By Jonathan Wilson
In Virginia on Wednesday, the Loudoun County Board of Supervisors is expected to take a vote on whether they'll continue to allow religious holiday displays on the grounds of the County Courthouse.
On Tuesday night, citizens got another chance to weigh in on the debate. County leaders in Loudoun have gone back and forth on the issue since last December.
That's when a citizens' committee in charge of courthouse grounds policy first decided to ban all holiday displays there.
At the final public hearing before today's expected vote, more than 60 speakers signed up to add their two cents. Most urged supervisors to keep the long tradition of holiday displays at the courthouse alive.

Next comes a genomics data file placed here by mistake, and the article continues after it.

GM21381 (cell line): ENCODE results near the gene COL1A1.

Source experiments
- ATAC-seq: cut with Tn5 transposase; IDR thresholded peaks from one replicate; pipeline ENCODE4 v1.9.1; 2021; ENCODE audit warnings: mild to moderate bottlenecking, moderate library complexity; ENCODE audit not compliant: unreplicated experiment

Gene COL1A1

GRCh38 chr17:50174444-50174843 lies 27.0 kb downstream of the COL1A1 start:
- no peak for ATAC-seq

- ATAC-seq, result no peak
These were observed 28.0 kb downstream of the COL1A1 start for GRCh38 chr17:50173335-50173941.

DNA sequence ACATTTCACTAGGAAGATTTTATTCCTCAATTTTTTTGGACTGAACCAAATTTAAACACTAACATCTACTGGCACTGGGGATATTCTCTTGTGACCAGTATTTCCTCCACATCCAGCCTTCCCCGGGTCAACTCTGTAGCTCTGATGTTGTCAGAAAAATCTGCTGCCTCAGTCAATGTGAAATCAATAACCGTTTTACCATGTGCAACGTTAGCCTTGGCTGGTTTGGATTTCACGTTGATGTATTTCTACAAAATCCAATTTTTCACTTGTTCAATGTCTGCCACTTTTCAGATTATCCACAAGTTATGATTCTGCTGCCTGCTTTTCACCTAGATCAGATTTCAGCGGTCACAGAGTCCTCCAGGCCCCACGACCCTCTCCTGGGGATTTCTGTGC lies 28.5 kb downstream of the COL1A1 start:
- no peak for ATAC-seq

Some, such as John Jaggers, suggested the controversy was just another attack on Christianity.
"The turmoil gives opportunity for people who are anti-Christian bigots, to sit there and slander our faith, because we choose and ask, respectfully, to express it in the public square," says Jaggers.
But the opposing view isn't voiced solely by non-Christians.
Don Prang is a minister at St. James United Church of Christ, in Lovettsville.
He says Christmas displays have little to do with the real meaning of the holiday, and he feels the uproar about the courthouse is just politics.But he also says he knows his view isn't a popular one in Loudoun County.
"Oh, I think I'm probably in the minority here," says Prang. "But, so was Jesus."
Virginia's Attorney General, Ken Cuccinelli, has even weighed in on the issue after a request from State Delegate Bob Marshall.
Cuccinelli says Christmas displays are okay, as long other religions are represented, and it's clear that the county itself isn't communicating a religious message.
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